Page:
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These comments are responses to the Civic Caucus interview with

Justin Schardin and Matthew Weil of the Bipartisan Policy Center, Washington, D.C.
December 18, 2015

Barriers to political compromise are abundant, formidable, but not insurmountable


Polarization, a breakdown in governing norms and lack of a sense of shared responsibility are among the top 10 reasons for the current failure of the policy process, according to Justin Schardin of the Bipartisan Policy Center (BPC). He and his colleague Matthew Weil describe BPC as a Washington, D.C.-based think tank that brings Democrats and Republicans together to come up with proposals that can actually pass legislatively or be implemented by regulators.

Schardin calls polarization as bad today as it's been in over 100 years. There used to be more compromise, Weil says, but now everything is in absolutes, which hurts the policy process. And people are far more likely than they used to be to accept cues on issues from the national parties, even if they don't want to admit it.Schardin adds that fragmentation of the media makes it easy for people to hear messages only from those who agree with them.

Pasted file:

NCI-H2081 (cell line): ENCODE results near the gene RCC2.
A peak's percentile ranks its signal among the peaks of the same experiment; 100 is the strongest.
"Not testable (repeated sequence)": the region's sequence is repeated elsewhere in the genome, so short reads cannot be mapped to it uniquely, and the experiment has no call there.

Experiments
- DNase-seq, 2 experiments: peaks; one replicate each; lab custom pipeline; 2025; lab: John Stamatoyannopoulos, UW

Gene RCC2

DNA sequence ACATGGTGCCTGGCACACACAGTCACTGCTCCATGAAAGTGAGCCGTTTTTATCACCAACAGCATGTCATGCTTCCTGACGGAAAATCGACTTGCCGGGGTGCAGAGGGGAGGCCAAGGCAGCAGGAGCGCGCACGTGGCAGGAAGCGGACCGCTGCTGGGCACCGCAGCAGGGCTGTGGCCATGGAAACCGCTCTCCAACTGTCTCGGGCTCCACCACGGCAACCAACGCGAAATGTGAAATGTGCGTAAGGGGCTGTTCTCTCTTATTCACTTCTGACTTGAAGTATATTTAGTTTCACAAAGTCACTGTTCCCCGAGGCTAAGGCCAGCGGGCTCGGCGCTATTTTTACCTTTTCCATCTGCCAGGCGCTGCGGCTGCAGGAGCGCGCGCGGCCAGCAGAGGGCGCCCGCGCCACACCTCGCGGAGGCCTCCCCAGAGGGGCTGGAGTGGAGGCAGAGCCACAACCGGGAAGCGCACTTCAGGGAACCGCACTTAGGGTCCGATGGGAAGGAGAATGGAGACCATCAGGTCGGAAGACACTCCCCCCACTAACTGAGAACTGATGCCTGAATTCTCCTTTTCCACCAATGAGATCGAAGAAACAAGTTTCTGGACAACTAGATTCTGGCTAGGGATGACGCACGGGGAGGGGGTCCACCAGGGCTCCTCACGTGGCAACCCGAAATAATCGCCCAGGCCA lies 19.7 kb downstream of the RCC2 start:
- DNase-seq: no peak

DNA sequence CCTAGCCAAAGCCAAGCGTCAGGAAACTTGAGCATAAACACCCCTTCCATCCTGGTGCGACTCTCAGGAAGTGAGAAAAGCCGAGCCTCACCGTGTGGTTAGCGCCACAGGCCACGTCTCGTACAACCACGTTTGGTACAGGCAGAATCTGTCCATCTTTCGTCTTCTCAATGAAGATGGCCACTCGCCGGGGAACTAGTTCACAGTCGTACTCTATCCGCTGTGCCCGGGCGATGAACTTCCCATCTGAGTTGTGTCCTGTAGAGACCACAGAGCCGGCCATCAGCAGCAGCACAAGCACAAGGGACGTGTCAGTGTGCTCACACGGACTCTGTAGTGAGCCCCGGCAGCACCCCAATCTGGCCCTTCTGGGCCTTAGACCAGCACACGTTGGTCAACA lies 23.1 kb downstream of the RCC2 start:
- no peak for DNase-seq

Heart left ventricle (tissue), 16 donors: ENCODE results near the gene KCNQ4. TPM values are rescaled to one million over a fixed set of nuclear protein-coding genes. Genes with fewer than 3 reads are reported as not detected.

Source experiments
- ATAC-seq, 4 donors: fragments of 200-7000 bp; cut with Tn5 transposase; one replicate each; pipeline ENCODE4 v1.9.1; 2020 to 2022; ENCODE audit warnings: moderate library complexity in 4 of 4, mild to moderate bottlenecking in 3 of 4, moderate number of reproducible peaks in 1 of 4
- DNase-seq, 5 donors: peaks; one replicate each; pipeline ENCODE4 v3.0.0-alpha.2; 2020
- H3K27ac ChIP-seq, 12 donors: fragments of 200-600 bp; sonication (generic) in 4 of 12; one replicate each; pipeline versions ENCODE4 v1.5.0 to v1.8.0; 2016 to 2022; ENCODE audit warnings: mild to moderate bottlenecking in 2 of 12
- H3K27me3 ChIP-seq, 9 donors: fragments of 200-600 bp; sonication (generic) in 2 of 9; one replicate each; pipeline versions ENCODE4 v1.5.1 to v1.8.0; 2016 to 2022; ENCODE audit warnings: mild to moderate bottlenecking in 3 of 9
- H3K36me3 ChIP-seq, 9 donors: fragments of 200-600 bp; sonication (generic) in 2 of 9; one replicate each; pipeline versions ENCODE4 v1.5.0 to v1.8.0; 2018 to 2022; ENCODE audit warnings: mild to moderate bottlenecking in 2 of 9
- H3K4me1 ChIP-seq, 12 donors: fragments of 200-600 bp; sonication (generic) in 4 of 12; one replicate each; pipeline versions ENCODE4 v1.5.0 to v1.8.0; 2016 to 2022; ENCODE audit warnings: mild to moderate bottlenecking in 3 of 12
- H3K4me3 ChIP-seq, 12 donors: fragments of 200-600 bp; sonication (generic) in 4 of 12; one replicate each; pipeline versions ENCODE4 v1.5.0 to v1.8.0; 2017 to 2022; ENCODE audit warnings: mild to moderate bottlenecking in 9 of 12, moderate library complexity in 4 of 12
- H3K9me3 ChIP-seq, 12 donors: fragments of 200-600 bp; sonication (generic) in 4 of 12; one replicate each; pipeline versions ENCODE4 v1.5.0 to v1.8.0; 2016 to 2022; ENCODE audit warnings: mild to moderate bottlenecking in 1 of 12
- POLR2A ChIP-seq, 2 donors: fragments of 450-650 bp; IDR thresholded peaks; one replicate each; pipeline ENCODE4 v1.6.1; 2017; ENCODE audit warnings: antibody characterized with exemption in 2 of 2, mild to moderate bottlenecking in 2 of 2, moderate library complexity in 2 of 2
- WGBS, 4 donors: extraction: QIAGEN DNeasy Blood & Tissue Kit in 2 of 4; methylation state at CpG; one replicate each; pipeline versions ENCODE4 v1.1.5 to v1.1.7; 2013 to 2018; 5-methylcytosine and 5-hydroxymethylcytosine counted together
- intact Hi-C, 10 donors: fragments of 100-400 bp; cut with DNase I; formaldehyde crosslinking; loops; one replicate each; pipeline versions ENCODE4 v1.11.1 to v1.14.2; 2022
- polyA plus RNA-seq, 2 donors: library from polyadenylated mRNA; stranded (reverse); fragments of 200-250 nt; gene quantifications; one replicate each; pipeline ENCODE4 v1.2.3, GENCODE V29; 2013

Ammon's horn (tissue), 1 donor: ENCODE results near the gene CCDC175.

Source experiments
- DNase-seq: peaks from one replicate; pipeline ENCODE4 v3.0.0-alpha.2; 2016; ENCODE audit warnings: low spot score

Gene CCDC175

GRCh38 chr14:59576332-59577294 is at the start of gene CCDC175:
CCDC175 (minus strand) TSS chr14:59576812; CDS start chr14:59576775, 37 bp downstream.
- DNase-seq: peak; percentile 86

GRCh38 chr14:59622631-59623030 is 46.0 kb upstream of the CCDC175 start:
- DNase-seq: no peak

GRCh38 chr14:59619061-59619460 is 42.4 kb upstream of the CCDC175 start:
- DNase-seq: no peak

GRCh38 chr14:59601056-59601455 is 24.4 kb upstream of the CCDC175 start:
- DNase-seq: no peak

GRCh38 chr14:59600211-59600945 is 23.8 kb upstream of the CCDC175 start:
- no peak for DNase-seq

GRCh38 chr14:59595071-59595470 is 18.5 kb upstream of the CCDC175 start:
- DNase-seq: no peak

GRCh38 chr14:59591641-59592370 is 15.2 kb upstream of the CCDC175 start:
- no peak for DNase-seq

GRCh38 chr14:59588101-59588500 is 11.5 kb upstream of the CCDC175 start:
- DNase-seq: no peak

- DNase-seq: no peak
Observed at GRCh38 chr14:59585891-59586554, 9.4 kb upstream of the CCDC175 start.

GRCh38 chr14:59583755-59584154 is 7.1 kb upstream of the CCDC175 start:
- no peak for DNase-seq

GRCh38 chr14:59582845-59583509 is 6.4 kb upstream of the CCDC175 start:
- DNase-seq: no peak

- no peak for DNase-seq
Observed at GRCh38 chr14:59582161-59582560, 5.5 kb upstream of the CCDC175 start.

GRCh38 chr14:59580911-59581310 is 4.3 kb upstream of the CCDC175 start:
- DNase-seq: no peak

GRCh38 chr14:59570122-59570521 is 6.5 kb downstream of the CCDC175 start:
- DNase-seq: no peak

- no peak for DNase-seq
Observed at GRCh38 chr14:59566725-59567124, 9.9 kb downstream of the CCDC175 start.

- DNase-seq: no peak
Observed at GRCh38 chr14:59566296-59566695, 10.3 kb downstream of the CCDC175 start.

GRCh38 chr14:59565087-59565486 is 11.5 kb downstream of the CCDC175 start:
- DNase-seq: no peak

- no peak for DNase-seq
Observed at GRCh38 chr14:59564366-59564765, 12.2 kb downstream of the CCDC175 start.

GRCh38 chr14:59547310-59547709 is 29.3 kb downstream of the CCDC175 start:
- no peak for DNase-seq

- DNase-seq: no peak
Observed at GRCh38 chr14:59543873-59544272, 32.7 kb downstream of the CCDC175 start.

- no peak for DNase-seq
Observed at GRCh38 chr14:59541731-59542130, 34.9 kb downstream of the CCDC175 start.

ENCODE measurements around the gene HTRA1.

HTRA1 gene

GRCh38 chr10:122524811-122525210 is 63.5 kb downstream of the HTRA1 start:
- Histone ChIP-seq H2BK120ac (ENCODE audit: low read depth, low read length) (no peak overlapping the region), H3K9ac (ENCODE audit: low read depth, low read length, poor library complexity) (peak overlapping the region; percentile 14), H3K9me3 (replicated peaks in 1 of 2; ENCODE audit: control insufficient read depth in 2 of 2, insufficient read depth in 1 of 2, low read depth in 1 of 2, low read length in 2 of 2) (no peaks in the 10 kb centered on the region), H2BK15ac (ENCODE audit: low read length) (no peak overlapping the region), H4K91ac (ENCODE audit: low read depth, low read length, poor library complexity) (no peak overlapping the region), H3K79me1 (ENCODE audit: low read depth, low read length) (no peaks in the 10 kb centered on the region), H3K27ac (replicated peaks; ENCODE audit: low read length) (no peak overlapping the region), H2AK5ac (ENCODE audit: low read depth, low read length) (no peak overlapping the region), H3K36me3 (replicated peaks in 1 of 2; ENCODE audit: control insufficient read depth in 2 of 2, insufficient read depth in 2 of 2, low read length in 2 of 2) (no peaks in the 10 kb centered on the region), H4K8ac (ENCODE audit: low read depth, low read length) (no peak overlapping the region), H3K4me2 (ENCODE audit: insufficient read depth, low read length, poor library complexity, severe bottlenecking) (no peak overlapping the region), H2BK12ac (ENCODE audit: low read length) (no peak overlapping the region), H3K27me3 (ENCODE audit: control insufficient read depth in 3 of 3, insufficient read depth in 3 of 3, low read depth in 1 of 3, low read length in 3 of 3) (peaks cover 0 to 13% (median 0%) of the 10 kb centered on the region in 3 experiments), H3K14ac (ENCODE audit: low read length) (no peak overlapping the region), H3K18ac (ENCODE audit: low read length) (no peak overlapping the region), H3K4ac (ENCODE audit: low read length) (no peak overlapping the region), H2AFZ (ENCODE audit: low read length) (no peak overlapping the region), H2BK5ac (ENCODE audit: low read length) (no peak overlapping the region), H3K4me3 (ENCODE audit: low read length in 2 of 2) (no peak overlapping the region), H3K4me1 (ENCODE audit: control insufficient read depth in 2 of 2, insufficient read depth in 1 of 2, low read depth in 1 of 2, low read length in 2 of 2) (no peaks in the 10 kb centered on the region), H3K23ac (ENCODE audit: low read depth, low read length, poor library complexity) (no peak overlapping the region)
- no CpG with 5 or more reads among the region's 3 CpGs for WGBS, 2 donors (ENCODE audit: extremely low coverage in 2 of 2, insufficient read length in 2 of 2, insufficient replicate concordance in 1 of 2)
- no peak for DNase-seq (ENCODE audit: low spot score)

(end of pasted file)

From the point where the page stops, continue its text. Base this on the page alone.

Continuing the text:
A breakdown in governing norms means it's easier to block things than to get things done, Schardin says. Members of Congress now feel very free to use the filibuster and other tactics that previously, except in rare instances, they restrained themselves from using. Weil's project is working with some Senators to reinstate some of the old norms and make them part of the rules, but he says those efforts are running into a lot of resistance.

According to Schardin, getting rid of earmarks has harmed the ability of Congress to get things done. Removing the earmarks took away a "significant weapon" that allowed deals to be made in Congress. Weil points out, though, that despite all the barriers to compromise today, genuine negotiation on both sides of the aisle led to the recent federal budget agreement. He acknowledges that the process and the outcome were not ideal, but says both sides came away feeling they'd gotten something.

For the complete interview summary see: Schardin and Weil Interview

Individual Responses:

Tom Spitznagle